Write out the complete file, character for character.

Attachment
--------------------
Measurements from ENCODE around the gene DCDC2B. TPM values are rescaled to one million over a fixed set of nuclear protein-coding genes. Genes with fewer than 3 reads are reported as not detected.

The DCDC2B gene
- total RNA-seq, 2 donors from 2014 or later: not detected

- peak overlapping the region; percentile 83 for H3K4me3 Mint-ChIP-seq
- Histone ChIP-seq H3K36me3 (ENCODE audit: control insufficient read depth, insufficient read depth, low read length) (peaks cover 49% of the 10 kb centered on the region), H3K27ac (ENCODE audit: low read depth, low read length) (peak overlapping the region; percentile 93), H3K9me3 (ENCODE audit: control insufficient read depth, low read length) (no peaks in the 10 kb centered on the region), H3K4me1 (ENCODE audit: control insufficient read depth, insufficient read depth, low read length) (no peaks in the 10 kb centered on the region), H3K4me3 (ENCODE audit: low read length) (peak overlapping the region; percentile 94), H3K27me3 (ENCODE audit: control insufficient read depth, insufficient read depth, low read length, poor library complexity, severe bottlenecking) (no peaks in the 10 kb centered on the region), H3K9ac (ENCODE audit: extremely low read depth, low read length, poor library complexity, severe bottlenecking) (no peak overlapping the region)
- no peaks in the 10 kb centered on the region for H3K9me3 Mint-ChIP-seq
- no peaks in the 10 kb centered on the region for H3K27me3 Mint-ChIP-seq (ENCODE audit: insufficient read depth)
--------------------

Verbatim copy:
Measurements from ENCODE around the gene DCDC2B. TPM values are rescaled to one million over a fixed set of nuclear protein-coding genes. Genes with fewer than 3 reads are reported as not detected.

The DCDC2B gene
- total RNA-seq, 2 donors from 2014 or later: not detected

- peak overlapping the region; percentile 83 for H3K4me3 Mint-ChIP-seq
- Histone ChIP-seq H3K36me3 (ENCODE audit: control insufficient read depth, insufficient read depth, low read length) (peaks cover 49% of the 10 kb centered on the region), H3K27ac (ENCODE audit: low read depth, low read length) (peak overlapping the region; percentile 93), H3K9me3 (ENCODE audit: control insufficient read depth, low read length) (no peaks in the 10 kb centered on the region), H3K4me1 (ENCODE audit: control insufficient read depth, insufficient read depth, low read length) (no peaks in the 10 kb centered on the region), H3K4me3 (ENCODE audit: low read length) (peak overlapping the region; percentile 94), H3K27me3 (ENCODE audit: control insufficient read depth, insufficient read depth, low read length, poor library complexity, severe bottlenecking) (no peaks in the 10 kb centered on the region), H3K9ac (ENCODE audit: extremely low read depth, low read length, poor library complexity, severe bottlenecking) (no peak overlapping the region)
- no peaks in the 10 kb centered on the region for H3K9me3 Mint-ChIP-seq
- no peaks in the 10 kb centered on the region for H3K27me3 Mint-ChIP-seq (ENCODE audit: insufficient read depth)